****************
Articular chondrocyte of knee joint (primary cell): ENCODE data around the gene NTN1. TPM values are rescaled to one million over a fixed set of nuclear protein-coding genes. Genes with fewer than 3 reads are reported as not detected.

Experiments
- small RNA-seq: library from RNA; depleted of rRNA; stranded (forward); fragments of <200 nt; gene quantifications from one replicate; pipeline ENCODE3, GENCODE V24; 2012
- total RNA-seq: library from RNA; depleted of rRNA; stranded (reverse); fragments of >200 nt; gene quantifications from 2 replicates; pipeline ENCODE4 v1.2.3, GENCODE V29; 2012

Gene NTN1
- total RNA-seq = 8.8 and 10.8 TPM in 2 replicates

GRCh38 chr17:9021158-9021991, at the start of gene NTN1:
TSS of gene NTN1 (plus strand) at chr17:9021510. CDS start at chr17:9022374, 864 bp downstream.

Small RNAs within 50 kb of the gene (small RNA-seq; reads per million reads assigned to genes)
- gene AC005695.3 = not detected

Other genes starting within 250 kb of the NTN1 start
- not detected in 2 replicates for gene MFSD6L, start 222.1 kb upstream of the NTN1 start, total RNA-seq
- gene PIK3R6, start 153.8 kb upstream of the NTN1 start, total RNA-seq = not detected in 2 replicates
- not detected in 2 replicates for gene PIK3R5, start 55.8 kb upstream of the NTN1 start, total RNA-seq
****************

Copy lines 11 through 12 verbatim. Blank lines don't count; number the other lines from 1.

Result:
Other genes starting within 250 kb of the NTN1 start
- not detected in 2 replicates for gene MFSD6L, start 222.1 kb upstream of the NTN1 start, total RNA-seq